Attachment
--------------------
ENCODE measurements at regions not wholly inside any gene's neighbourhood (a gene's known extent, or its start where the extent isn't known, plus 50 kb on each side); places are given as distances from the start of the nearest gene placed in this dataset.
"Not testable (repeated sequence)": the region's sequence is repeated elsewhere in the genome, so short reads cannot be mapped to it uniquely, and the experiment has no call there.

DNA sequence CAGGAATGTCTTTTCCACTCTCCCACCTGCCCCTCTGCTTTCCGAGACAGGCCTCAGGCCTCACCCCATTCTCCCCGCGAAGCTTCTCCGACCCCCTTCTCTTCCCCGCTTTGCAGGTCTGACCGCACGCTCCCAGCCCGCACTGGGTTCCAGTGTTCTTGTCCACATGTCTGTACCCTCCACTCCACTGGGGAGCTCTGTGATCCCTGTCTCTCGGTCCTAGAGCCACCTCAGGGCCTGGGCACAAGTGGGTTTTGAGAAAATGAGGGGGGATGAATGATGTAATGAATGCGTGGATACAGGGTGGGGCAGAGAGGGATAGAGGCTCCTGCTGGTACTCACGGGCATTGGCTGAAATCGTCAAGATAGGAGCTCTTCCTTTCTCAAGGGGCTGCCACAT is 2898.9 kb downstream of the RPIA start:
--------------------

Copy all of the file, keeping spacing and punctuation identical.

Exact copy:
ENCODE measurements at regions not wholly inside any gene's neighbourhood (a gene's known extent, or its start where the extent isn't known, plus 50 kb on each side); places are given as distances from the start of the nearest gene placed in this dataset.
"Not testable (repeated sequence)": the region's sequence is repeated elsewhere in the genome, so short reads cannot be mapped to it uniquely, and the experiment has no call there.

DNA sequence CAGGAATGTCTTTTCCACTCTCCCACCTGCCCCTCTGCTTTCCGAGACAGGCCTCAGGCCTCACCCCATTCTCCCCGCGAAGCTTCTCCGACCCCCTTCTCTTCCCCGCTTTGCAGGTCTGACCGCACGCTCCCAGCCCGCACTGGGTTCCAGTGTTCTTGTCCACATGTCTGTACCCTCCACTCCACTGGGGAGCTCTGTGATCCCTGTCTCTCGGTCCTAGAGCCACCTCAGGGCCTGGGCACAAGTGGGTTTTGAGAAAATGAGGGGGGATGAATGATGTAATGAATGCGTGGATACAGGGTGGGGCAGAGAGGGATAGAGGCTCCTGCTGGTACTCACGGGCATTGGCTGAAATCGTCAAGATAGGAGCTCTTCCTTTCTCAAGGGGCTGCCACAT is 2898.9 kb downstream of the RPIA start: